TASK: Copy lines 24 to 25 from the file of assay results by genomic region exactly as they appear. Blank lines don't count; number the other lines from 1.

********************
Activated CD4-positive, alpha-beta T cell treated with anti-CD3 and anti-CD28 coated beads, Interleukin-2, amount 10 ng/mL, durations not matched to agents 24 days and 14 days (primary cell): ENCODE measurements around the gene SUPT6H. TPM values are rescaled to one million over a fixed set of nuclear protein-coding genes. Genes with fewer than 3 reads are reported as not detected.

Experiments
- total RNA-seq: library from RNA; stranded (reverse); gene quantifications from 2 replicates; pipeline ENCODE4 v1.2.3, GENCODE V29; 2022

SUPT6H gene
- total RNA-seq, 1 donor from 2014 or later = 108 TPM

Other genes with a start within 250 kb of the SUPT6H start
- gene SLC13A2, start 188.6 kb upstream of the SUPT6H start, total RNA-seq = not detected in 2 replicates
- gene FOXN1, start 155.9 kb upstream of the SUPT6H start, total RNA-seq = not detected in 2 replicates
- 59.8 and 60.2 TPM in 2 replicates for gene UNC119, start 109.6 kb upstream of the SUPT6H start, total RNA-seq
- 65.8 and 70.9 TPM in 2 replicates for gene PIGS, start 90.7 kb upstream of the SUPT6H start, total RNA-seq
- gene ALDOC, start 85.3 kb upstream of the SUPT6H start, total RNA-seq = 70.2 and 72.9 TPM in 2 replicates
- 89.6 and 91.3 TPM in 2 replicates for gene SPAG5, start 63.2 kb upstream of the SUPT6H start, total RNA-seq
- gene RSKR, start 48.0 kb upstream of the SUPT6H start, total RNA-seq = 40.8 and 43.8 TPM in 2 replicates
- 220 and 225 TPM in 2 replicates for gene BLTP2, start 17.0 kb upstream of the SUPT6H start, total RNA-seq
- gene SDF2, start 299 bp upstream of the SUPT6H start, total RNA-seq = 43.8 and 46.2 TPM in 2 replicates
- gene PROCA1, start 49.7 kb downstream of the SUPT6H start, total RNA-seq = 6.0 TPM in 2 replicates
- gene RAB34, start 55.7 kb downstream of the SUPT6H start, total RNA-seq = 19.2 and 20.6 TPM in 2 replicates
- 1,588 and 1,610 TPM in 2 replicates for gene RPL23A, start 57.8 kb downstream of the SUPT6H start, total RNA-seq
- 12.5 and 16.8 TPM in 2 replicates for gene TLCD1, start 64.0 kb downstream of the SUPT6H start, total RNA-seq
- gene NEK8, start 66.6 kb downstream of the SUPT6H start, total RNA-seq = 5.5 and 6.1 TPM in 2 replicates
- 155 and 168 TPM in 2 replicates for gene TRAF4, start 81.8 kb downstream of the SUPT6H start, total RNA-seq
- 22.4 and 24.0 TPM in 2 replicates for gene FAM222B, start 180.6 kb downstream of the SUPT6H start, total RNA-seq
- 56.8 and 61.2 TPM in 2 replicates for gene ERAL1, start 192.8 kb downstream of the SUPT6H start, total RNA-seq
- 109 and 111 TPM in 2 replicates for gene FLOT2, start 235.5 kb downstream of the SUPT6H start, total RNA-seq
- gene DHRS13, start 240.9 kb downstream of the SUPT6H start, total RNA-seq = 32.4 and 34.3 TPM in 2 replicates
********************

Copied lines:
- 109 and 111 TPM in 2 replicates for gene FLOT2, start 235.5 kb downstream of the SUPT6H start, total RNA-seq
- gene DHRS13, start 240.9 kb downstream of the SUPT6H start, total RNA-seq = 32.4 and 34.3 TPM in 2 replicates